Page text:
The legal profession is often accused of remaining in the Dark Ages when it comes to how we present our business to the outside world.
The fact is there are other non-legal organisations more adept at engaging with the consumer, and these might well be ready to pounce on the market opportunity afforded by the Legal Services Act (LSE) to offer legal services to the man on the street.
This was a key challenge even for a start-up. As a professional negligence firm reliant on consumer engagement, we needed to configure the business in such a way to ensure beating competition from all corners, including from outside the legal profession. It is accepted that the sector is in a period of change. What better time to start with a clean slate and shape a business and service with the consumer very much at the centre? Wary of the changes afoot, we were anxious to look beyond the traditional law firm model.
Our thoughts turned to outsourcing as an option to streamline costs and maximise business benefits. But we soon discovered the horror stories: management nightmares, loss of quality control and irreparable reputation damage, plus the promised cost reductions failing to materialise.
But there were positive stories too. We looked at how legal process outsourcing (LPO) is evolving. For example, Clifford Chance’s decision to bring some members of its India-based support centre into the main firm (The Lawyer, 23 November 2009). Nevertheless, this demonstrates just how important it is for a firm to have its core business operating as part of the firm. The Lawyer also highlighted recently the Cripps Harries Hall/Lovells Mexican wave arrangement as a successful model (The Lawyer, 8 March). This is achieved by the City firm outsourcing appropriate work to Cripps at its lower-cost location, with the reassurance that it is conducted under the umbrella of this regional leader’s established brand.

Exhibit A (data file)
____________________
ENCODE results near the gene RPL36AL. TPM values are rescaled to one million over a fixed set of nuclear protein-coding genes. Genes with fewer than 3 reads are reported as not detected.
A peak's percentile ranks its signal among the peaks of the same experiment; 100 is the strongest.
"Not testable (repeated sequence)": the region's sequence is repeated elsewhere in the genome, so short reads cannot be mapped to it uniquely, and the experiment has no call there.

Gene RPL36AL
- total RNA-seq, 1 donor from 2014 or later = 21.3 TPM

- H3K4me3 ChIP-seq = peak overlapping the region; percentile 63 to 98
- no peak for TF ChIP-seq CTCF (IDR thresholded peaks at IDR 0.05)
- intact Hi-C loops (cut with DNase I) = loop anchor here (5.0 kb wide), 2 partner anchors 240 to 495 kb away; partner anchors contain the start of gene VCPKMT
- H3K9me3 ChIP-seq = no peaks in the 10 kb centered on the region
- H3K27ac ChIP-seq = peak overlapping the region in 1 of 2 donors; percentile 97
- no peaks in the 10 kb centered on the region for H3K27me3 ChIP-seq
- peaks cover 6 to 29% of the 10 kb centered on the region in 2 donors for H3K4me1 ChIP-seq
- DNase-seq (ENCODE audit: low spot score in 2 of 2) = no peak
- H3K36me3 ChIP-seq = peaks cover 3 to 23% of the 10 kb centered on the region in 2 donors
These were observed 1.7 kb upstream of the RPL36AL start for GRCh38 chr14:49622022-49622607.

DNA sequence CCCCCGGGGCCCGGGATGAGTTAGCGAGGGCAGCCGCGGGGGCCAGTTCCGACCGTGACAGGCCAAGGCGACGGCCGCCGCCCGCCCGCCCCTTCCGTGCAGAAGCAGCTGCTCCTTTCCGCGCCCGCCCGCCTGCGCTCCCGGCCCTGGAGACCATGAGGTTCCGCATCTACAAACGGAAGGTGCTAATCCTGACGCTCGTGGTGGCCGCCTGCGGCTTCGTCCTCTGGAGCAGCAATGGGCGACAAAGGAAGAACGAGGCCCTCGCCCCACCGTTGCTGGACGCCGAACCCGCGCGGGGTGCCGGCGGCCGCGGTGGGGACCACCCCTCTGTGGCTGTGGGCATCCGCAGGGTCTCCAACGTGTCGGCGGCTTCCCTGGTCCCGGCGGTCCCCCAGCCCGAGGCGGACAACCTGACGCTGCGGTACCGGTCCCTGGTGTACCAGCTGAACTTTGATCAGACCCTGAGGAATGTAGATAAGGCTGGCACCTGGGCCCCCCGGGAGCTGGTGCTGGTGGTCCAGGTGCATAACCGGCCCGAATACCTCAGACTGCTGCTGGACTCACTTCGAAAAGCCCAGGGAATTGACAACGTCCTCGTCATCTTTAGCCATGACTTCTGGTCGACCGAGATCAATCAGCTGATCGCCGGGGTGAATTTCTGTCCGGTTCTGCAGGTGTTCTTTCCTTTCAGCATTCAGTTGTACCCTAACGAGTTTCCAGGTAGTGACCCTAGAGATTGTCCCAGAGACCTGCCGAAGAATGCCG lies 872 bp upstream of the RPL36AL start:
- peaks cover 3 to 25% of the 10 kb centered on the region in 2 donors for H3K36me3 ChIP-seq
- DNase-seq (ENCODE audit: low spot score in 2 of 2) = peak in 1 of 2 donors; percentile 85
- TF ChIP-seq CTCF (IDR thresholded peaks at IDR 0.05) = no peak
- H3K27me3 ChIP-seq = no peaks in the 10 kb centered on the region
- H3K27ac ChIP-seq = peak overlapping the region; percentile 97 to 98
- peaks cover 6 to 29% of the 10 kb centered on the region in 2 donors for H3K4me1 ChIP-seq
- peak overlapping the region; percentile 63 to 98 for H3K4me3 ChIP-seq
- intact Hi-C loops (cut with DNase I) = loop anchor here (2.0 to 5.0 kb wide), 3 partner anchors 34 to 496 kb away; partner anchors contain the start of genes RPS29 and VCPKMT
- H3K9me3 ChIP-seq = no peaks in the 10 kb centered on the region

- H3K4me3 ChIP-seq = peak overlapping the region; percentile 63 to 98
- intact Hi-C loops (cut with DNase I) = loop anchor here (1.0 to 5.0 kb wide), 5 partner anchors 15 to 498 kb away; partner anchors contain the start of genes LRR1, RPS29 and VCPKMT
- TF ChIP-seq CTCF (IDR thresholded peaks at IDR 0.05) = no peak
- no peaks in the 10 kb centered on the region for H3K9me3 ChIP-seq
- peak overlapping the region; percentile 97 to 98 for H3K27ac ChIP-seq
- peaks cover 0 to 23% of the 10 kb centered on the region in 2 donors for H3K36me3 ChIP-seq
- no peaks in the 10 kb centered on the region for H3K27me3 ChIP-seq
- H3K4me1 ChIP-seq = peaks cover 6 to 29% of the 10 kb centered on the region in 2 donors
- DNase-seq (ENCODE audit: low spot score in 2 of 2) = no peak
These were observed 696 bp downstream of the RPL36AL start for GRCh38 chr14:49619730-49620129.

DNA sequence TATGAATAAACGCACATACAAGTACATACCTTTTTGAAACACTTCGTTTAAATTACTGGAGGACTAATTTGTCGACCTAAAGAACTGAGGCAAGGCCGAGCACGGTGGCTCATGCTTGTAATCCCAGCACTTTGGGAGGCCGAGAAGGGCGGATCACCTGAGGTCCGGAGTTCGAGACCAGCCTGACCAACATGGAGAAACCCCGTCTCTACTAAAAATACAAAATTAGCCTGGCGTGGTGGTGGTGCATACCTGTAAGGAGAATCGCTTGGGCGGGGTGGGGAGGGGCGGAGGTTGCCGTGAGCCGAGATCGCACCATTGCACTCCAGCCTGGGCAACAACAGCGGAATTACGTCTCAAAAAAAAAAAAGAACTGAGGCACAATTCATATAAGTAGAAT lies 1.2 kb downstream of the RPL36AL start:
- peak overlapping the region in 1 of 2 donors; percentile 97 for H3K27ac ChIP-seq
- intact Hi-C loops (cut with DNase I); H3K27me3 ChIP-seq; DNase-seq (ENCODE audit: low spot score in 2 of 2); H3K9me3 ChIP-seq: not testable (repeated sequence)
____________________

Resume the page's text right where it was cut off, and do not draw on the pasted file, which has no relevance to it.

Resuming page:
We also noticed a trend towards other types of outsourcing: firms such as Beachcroft, Osborne Clarke and TLT Solicitors have signed up to an outsourced library service, for example. There is a big distinction between the outsourcing of functions that are core to the business (ie legal services) and ones that are back office. There would appear to be more risk attached to LPO: as a market leader in legal services, why outsource your legal function to an organisation that is less expert than you? Conversely, for the non-core functions, the opportunity is to outsource to an organisation that is more expert.
The management of professional negligence cases and insurance coverage disputes is our expertise. A function such as the switchboard is not core to our offering, but remains fundamental as it is the first point of contact between firm and potential client and is key to our engagement with consumers. This service should be proportionate in terms of cost, but also excellent quality. Handing this over to an outside provider seems to be the way to achieve this balance. CallCare is the provider we have engaged, in the belief that a company set up to focus exclusively on providing call-handling services can be of benefit to us.
This period of change in the legal market is an opportunity for firms to review how their businesses are structured, but this should be approached mindfully. For a firm such as ours, where our USP is the experience the founders have of handling professional negligence claims, we do not want this ’muscle’ to be compromised by handing over legal work to an external resource. Yet we are happy to admit that we want to increase our profit margins and improve client care by outsourcing back office functions.